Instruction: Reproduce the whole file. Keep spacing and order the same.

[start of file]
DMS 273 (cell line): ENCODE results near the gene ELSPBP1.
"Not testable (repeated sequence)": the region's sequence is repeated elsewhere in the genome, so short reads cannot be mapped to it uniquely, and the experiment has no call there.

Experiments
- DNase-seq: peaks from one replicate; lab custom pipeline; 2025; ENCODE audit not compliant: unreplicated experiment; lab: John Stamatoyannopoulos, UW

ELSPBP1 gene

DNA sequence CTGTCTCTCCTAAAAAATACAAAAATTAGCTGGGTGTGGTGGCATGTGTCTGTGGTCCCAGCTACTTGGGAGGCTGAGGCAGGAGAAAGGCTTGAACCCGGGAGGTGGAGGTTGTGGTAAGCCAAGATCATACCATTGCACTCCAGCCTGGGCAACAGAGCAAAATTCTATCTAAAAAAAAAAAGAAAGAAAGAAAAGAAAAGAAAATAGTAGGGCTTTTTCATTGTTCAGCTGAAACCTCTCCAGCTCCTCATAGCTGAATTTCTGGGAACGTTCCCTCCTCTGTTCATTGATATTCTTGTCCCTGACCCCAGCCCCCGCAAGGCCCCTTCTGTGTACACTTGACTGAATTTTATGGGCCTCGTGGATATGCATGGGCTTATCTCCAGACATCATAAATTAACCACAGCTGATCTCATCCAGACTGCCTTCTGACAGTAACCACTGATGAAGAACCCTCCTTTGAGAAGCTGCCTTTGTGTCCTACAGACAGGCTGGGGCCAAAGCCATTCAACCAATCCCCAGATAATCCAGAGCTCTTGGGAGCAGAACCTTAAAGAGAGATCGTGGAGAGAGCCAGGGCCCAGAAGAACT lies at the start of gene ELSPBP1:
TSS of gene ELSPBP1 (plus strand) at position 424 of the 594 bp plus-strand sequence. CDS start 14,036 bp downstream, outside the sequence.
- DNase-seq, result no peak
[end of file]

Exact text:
DMS 273 (cell line): ENCODE results near the gene ELSPBP1.
"Not testable (repeated sequence)": the region's sequence is repeated elsewhere in the genome, so short reads cannot be mapped to it uniquely, and the experiment has no call there.

Experiments
- DNase-seq: peaks from one replicate; lab custom pipeline; 2025; ENCODE audit not compliant: unreplicated experiment; lab: John Stamatoyannopoulos, UW

ELSPBP1 gene

DNA sequence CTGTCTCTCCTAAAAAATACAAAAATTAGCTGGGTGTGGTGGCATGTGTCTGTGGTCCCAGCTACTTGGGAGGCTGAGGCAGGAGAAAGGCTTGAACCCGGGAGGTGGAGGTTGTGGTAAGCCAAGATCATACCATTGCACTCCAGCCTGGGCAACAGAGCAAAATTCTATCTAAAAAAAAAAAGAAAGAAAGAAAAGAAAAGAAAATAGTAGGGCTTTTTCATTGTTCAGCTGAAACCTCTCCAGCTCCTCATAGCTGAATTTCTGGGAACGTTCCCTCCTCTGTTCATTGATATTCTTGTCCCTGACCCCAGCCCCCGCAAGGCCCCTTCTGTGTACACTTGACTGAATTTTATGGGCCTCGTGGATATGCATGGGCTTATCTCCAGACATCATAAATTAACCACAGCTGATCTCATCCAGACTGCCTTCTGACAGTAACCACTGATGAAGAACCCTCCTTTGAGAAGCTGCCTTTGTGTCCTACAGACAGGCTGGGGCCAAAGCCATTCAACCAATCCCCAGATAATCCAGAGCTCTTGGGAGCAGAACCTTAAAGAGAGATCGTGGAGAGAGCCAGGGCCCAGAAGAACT lies at the start of gene ELSPBP1:
TSS of gene ELSPBP1 (plus strand) at position 424 of the 594 bp plus-strand sequence. CDS start 14,036 bp downstream, outside the sequence.
- DNase-seq, result no peak